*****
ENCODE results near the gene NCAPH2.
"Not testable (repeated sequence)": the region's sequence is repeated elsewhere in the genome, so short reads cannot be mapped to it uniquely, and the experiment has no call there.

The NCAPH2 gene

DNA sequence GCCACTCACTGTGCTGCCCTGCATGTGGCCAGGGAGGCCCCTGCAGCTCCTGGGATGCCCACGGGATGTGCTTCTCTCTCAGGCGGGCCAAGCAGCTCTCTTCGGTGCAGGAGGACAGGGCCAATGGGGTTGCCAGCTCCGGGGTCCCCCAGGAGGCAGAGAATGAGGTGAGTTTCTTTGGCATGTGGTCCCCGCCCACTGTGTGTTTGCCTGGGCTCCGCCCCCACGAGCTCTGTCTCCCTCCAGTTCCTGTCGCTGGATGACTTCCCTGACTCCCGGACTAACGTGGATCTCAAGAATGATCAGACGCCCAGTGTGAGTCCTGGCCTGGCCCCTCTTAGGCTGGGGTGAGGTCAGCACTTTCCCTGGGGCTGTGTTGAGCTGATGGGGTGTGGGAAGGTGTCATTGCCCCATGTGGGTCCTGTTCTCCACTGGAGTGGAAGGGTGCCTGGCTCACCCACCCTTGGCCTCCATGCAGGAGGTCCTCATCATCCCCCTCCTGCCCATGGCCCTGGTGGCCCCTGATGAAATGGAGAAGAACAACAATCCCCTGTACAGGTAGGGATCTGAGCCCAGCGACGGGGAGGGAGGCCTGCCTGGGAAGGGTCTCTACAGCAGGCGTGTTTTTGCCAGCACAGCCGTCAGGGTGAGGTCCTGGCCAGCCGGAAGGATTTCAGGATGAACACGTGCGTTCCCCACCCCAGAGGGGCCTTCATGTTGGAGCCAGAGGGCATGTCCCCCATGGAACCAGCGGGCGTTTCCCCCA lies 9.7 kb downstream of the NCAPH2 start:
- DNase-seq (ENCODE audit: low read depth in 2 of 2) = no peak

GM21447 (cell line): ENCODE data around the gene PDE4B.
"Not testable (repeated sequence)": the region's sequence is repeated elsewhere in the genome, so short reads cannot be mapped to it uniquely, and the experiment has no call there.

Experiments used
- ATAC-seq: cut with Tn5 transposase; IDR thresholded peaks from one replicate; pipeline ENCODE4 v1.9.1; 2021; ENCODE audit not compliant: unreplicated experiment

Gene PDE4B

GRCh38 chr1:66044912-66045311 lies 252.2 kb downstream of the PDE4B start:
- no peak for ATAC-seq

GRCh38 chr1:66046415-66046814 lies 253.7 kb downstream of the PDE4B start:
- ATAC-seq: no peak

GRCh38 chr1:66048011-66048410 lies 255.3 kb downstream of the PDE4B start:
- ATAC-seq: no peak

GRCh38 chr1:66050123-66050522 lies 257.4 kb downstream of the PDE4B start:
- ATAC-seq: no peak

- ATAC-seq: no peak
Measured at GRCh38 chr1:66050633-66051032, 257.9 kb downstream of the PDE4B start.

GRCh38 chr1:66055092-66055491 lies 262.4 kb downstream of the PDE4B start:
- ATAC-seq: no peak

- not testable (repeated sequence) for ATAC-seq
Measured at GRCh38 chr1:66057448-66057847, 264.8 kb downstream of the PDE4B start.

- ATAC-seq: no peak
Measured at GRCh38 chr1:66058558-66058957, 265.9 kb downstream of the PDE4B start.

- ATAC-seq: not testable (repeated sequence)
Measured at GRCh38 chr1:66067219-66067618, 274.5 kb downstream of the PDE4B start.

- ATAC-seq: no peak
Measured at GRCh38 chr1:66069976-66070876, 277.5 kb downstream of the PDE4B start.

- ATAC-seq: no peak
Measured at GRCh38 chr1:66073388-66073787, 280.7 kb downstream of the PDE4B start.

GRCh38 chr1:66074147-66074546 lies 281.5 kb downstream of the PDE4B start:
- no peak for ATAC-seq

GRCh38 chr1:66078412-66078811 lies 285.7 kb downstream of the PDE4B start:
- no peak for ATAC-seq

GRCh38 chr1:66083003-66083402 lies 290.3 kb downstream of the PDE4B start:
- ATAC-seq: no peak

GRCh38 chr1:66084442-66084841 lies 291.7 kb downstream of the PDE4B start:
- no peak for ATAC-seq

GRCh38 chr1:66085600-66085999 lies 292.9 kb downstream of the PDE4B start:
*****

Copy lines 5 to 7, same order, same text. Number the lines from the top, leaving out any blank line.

- DNase-seq (ENCODE audit: low read depth in 2 of 2) = no peak

GM21447 (cell line): ENCODE data around the gene PDE4B.
"Not testable (repeated sequence)": the region's sequence is repeated elsewhere in the genome, so short reads cannot be mapped to it uniquely, and the experiment has no call there.